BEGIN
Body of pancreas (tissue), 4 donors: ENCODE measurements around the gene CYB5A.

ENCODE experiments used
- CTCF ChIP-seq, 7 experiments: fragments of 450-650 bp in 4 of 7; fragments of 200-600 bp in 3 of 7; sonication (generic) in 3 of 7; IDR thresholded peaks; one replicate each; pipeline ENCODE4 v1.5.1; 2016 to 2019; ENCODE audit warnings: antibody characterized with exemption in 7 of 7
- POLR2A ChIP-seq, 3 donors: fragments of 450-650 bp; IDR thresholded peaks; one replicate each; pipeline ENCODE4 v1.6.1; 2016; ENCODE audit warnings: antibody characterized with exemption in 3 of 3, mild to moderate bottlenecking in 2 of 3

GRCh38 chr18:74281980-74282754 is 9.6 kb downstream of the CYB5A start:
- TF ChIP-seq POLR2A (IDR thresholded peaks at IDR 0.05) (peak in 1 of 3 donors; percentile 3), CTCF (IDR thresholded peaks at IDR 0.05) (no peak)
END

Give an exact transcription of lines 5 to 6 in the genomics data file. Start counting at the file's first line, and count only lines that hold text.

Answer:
GRCh38 chr18:74281980-74282754 is 9.6 kb downstream of the CYB5A start:
- TF ChIP-seq POLR2A (IDR thresholded peaks at IDR 0.05) (peak in 1 of 3 donors; percentile 3), CTCF (IDR thresholded peaks at IDR 0.05) (no peak)